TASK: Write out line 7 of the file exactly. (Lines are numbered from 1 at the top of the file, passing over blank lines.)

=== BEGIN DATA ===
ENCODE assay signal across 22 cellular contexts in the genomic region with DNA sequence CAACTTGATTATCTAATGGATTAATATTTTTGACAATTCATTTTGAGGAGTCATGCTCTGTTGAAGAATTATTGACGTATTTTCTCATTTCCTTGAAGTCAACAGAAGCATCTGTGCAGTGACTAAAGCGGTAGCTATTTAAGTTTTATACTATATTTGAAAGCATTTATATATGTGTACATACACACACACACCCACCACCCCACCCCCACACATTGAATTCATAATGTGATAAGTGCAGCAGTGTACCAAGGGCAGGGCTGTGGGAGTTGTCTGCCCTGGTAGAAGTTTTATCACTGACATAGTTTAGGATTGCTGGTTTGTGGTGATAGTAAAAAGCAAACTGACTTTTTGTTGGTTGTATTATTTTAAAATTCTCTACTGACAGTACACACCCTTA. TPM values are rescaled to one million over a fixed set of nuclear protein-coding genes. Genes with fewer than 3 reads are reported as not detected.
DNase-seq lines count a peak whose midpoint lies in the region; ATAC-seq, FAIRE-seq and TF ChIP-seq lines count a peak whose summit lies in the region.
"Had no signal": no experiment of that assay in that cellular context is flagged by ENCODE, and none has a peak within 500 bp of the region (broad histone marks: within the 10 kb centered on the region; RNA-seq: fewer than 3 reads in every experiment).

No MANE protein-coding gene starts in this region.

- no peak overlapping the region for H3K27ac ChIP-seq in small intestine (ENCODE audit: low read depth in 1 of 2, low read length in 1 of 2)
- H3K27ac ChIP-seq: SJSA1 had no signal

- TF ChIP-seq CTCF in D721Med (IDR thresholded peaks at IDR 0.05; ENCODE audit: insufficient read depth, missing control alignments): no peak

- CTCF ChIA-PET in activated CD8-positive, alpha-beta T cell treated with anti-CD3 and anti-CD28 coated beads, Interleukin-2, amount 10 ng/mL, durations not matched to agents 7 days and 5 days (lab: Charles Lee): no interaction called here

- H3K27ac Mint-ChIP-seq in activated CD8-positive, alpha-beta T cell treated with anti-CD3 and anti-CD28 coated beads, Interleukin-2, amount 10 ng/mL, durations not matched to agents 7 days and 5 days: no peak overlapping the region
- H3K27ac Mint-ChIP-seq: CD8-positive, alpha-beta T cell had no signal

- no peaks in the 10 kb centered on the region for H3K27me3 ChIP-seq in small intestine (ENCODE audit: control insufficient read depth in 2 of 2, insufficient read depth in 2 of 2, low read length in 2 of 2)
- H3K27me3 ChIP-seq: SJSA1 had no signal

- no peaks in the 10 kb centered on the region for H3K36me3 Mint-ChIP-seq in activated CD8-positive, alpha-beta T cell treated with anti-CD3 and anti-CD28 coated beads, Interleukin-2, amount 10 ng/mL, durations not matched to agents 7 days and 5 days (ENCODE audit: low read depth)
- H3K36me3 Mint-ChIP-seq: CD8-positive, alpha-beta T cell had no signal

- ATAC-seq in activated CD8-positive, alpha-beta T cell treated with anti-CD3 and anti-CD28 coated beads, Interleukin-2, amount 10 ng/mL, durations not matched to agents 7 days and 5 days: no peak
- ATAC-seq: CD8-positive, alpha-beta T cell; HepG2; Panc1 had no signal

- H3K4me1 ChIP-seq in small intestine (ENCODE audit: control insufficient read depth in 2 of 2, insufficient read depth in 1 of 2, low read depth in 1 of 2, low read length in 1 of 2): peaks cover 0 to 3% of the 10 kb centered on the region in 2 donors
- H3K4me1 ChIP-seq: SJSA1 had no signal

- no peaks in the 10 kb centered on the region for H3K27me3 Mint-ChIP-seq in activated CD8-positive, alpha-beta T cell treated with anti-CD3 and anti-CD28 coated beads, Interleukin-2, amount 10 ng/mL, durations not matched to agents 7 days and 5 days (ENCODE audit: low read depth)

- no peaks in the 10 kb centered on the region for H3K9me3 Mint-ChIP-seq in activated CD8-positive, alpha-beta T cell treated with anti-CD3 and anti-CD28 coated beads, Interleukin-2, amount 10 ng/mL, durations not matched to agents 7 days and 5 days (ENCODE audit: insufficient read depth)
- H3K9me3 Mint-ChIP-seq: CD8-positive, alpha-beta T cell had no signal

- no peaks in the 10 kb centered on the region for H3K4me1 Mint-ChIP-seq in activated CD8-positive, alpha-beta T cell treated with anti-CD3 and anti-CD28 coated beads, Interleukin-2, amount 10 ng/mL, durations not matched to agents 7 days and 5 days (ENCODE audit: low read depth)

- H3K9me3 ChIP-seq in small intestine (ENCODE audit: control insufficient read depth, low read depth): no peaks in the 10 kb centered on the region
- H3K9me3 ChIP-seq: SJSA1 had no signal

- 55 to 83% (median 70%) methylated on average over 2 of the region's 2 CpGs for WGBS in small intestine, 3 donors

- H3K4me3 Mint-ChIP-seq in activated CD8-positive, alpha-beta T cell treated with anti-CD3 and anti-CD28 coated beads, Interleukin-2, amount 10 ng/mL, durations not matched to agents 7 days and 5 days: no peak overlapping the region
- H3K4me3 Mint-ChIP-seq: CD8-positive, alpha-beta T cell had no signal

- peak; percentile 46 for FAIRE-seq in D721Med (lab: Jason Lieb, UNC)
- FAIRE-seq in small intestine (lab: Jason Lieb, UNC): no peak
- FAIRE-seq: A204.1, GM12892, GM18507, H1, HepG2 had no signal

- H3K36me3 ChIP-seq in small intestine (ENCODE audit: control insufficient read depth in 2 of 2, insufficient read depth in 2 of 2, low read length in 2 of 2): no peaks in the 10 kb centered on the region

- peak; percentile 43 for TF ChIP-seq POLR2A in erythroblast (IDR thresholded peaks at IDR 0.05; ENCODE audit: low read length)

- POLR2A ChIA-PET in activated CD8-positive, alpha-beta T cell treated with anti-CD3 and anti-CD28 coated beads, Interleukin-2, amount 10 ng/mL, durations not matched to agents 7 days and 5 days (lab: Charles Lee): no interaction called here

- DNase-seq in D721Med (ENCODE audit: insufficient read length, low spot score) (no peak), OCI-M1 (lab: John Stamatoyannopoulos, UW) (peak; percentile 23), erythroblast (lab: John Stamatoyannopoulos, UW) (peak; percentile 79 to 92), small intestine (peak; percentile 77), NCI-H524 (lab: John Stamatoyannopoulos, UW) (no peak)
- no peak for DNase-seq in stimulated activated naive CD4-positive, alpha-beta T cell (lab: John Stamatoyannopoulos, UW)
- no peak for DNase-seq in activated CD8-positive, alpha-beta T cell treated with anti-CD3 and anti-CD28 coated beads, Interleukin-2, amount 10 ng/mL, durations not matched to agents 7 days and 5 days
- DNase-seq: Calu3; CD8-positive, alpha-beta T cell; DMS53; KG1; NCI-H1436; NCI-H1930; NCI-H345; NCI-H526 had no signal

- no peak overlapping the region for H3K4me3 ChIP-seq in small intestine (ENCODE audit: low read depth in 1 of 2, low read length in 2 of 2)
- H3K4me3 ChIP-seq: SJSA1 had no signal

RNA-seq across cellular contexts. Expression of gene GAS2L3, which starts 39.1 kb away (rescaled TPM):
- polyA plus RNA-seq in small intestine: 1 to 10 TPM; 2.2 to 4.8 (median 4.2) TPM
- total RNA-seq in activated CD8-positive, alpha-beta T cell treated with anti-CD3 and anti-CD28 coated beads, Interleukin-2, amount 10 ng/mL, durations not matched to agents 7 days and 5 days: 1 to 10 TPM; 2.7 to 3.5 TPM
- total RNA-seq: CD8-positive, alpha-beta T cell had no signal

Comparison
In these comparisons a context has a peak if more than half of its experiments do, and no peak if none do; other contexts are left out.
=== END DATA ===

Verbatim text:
- TF ChIP-seq CTCF in D721Med (IDR thresholded peaks at IDR 0.05; ENCODE audit: insufficient read depth, missing control alignments): no peak